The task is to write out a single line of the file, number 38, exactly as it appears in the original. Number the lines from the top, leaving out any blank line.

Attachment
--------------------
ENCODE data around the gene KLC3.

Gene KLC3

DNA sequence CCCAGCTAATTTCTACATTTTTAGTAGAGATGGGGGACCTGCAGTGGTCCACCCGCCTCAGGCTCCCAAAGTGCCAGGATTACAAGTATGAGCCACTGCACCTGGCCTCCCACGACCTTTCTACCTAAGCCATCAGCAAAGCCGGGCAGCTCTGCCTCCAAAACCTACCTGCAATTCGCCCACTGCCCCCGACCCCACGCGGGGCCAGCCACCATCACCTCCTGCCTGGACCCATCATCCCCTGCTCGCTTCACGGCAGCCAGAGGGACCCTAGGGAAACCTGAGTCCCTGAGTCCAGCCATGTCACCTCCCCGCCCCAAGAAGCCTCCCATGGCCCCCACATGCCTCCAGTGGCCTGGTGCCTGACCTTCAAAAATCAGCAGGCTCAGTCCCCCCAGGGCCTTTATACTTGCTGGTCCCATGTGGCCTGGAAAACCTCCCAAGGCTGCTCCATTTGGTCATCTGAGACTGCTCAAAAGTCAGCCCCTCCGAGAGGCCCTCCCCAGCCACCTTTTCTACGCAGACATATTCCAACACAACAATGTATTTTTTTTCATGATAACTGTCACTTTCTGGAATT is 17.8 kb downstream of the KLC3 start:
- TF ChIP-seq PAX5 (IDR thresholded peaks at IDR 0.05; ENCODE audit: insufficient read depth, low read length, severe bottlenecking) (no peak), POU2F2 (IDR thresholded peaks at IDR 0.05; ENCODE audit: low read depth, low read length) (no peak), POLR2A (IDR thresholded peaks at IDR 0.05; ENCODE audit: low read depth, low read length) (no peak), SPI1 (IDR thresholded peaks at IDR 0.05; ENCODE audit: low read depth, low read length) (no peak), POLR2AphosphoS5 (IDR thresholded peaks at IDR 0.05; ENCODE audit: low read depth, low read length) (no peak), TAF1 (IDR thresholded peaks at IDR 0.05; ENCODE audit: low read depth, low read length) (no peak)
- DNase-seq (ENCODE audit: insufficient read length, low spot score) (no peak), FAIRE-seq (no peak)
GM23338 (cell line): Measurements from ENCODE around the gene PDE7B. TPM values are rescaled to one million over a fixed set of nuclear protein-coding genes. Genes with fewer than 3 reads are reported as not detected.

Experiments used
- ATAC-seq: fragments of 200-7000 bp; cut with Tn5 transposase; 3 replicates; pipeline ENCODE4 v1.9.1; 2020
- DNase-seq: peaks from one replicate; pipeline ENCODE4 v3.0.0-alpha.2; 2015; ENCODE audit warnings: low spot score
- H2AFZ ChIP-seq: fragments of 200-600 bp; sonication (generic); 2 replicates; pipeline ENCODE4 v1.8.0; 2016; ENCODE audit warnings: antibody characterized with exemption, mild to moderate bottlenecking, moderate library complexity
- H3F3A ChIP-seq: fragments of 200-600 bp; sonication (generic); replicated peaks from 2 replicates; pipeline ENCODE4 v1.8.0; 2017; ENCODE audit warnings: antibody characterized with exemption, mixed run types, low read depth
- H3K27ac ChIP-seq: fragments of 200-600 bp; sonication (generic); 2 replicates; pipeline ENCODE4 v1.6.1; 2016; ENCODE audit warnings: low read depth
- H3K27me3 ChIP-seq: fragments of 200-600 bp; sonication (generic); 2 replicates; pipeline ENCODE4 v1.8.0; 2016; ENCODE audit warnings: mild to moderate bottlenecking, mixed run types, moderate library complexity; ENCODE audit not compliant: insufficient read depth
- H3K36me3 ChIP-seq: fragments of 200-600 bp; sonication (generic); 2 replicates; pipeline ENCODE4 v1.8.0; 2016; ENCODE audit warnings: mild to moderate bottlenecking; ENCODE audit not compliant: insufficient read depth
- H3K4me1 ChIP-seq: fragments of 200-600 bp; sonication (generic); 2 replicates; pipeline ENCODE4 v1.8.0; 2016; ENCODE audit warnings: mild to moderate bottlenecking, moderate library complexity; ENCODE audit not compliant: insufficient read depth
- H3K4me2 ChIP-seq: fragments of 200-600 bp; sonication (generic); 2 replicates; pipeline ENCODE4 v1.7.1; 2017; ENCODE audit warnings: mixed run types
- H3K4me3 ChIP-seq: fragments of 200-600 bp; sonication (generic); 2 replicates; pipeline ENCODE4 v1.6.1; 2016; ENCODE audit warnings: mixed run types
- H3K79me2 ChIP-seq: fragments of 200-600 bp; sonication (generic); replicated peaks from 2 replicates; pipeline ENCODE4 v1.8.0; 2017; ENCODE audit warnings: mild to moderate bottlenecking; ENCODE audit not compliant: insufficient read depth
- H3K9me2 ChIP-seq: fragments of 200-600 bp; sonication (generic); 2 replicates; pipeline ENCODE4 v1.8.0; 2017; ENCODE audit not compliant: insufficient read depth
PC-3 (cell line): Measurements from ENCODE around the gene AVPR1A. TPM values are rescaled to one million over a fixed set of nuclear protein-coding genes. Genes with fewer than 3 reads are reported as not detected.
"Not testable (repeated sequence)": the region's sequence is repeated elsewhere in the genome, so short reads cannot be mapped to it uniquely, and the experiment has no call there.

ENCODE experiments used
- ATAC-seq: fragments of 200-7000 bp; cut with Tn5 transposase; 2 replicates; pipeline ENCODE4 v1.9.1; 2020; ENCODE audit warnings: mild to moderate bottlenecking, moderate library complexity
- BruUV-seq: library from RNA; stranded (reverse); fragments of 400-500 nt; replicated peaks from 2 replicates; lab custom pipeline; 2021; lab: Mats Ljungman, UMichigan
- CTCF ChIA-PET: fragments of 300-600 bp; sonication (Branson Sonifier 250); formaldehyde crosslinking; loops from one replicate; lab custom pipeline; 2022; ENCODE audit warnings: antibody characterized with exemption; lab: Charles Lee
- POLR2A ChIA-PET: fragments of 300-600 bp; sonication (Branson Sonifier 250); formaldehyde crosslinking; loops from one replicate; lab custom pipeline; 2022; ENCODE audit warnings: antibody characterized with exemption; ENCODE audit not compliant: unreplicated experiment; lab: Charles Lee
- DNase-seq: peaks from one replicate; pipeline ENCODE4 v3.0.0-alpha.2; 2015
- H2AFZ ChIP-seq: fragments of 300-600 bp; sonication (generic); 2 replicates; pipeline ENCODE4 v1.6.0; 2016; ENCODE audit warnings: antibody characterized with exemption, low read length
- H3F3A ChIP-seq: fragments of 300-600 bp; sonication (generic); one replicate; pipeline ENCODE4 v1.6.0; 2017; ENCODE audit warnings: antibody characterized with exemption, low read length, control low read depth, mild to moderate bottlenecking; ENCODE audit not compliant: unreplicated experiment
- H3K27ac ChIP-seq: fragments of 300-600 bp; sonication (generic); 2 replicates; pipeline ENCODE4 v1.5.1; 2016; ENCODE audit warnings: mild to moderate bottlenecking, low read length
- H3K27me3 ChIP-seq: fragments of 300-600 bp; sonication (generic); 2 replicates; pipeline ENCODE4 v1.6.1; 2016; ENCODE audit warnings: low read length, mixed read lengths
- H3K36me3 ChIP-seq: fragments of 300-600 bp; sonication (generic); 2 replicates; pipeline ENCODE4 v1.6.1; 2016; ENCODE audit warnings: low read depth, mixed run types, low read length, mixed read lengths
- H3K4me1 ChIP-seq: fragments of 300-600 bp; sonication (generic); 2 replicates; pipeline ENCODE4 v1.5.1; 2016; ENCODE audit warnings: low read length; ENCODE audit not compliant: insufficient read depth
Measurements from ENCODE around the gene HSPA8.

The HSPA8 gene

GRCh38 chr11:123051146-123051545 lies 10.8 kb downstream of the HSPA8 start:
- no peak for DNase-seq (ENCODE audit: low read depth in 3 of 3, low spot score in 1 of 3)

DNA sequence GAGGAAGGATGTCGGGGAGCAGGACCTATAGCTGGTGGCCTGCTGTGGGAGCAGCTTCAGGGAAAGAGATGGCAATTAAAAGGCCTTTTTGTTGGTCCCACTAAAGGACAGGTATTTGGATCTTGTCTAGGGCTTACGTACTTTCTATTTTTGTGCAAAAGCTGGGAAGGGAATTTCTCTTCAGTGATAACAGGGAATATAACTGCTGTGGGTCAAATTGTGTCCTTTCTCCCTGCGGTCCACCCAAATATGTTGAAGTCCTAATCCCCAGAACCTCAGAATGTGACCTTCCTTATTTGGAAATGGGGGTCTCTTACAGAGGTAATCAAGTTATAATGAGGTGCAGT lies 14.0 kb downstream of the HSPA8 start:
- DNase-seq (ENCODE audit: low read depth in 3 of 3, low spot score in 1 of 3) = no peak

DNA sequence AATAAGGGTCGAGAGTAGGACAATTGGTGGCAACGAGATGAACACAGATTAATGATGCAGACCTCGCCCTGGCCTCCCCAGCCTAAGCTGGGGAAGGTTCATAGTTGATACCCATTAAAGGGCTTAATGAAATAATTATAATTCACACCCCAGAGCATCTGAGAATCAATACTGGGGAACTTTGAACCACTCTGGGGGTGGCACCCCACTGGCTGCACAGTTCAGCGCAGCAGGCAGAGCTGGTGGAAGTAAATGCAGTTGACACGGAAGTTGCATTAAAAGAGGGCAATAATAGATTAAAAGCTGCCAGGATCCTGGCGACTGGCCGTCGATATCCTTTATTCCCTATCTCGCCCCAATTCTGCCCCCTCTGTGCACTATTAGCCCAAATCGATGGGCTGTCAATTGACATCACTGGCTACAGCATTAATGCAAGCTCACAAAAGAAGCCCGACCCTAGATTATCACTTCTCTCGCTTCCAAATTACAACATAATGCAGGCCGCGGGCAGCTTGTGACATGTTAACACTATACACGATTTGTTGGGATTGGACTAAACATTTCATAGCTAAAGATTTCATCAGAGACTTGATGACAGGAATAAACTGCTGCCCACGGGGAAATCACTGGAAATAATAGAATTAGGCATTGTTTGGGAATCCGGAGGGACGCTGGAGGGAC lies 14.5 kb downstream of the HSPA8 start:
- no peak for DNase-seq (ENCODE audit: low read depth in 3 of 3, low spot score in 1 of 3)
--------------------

DNA sequence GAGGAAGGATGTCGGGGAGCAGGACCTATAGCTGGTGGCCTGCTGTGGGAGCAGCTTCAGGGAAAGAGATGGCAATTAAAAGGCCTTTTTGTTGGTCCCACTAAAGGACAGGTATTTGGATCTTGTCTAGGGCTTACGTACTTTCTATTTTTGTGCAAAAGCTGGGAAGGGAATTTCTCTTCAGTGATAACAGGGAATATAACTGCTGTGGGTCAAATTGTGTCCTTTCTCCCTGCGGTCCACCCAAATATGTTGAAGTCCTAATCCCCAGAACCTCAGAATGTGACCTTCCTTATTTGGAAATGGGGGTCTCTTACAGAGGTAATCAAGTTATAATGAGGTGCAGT lies 14.0 kb downstream of the HSPA8 start: